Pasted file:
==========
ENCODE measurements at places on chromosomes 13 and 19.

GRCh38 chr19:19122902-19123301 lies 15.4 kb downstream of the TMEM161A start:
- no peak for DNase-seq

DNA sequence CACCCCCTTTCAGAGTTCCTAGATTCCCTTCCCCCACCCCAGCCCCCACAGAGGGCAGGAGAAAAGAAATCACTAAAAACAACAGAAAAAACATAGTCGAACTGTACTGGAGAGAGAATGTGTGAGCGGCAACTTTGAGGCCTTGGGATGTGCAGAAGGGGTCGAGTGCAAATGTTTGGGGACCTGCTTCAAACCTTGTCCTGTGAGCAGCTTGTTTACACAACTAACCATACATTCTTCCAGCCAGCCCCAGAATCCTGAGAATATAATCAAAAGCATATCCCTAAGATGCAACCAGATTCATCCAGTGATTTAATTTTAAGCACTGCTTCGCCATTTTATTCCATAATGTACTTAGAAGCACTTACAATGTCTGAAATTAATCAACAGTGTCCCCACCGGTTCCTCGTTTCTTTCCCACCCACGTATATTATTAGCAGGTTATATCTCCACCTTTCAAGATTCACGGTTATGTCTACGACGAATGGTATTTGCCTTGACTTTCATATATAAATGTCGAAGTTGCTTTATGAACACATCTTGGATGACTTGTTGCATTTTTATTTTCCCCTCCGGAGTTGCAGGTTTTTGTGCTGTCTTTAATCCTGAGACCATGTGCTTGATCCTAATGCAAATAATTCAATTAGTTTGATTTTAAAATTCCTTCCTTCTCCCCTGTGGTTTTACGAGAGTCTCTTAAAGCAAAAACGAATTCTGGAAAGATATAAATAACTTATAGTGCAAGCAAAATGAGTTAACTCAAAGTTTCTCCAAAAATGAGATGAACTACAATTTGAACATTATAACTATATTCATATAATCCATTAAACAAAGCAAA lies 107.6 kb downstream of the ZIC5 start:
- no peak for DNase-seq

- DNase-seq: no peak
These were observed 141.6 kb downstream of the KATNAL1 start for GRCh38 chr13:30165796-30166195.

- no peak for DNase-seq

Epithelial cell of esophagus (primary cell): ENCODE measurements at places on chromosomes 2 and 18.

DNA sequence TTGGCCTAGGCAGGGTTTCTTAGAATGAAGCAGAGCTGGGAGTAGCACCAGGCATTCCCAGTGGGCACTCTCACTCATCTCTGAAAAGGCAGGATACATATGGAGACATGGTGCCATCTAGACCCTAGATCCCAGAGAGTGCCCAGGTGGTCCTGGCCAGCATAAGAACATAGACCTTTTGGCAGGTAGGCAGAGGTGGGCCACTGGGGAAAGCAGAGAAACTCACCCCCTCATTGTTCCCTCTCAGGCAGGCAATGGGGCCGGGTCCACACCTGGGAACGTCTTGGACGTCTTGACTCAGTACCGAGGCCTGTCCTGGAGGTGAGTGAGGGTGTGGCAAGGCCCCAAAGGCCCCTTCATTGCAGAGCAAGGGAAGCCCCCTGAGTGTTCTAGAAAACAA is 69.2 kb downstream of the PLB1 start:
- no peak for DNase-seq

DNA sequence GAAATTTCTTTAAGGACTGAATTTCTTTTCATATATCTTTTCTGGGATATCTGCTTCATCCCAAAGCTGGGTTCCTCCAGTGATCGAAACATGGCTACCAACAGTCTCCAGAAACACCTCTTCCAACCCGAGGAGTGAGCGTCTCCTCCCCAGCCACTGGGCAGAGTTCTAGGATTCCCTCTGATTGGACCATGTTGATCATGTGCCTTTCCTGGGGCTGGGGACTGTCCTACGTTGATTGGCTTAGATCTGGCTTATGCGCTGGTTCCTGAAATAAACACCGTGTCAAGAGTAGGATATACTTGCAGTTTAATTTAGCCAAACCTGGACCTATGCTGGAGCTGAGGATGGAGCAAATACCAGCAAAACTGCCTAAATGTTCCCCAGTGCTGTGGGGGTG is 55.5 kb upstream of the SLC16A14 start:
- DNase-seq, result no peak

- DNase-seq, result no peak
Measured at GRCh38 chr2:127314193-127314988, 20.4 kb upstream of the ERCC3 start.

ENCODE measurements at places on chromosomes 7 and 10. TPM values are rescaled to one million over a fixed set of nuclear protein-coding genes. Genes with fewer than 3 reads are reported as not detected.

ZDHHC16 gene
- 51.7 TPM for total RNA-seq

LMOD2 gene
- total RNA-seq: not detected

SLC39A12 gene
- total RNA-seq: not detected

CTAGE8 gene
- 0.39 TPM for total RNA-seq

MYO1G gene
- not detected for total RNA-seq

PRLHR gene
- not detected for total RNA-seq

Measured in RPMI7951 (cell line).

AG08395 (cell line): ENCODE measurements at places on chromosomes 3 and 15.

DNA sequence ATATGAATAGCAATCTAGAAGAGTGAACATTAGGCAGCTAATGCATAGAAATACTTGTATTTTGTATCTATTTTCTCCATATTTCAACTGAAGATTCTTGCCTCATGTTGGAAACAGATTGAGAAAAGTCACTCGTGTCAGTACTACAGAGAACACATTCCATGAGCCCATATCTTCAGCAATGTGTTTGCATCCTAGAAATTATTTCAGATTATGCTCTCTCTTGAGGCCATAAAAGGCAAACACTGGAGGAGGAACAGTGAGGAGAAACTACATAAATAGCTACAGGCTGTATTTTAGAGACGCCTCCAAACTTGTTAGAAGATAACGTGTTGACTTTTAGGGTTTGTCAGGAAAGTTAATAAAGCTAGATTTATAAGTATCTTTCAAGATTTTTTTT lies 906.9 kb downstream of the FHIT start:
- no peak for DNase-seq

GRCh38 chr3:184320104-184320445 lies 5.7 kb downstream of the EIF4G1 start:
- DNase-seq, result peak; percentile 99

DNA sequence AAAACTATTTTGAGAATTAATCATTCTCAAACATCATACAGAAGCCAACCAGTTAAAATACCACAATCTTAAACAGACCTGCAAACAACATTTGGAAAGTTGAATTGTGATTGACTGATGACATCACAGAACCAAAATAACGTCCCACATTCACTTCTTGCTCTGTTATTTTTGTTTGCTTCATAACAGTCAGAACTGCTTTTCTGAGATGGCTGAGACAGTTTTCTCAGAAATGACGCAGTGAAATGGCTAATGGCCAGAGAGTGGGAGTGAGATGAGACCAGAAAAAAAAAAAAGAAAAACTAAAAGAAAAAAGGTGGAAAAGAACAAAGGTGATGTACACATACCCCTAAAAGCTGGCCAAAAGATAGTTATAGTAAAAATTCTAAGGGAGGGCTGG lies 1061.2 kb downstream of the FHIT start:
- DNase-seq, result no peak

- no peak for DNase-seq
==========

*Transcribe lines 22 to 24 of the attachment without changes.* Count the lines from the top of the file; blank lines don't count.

- total RNA-seq: not detected

CTAGE8 gene
- 0.39 TPM for total RNA-seq